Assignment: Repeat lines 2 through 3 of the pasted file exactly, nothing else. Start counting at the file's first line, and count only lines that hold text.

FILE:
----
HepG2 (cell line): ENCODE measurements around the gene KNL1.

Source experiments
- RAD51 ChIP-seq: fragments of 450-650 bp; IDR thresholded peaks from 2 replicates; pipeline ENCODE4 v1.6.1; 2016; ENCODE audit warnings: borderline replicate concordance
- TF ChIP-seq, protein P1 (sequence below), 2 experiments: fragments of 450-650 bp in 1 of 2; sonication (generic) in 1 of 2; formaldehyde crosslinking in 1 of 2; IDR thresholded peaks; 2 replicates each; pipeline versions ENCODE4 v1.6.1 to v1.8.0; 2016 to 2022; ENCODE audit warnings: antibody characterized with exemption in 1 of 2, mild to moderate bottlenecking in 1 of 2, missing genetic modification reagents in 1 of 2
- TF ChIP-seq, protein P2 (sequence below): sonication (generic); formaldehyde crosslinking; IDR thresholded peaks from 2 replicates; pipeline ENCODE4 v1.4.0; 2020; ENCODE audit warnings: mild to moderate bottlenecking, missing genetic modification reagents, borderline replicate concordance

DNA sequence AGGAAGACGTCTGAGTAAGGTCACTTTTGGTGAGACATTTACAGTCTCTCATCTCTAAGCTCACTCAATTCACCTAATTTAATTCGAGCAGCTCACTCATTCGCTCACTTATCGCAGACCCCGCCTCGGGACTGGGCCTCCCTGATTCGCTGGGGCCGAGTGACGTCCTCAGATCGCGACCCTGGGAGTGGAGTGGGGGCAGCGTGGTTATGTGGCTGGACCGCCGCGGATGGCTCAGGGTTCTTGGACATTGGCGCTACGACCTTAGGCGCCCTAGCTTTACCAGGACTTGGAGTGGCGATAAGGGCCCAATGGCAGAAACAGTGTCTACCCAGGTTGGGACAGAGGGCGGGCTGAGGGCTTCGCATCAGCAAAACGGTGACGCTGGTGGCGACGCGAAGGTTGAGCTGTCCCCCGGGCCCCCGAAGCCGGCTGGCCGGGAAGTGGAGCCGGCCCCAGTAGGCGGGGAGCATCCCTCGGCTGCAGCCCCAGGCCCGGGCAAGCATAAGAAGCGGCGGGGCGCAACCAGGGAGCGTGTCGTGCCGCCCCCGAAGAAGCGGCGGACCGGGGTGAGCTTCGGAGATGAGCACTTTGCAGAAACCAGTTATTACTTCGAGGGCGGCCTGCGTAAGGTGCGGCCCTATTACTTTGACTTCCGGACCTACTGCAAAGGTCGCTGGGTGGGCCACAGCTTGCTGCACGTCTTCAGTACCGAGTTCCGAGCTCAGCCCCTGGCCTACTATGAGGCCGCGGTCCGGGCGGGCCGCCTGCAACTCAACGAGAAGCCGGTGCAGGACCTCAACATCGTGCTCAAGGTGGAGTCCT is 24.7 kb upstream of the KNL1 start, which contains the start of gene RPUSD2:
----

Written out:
Source experiments
- RAD51 ChIP-seq: fragments of 450-650 bp; IDR thresholded peaks from 2 replicates; pipeline ENCODE4 v1.6.1; 2016; ENCODE audit warnings: borderline replicate concordance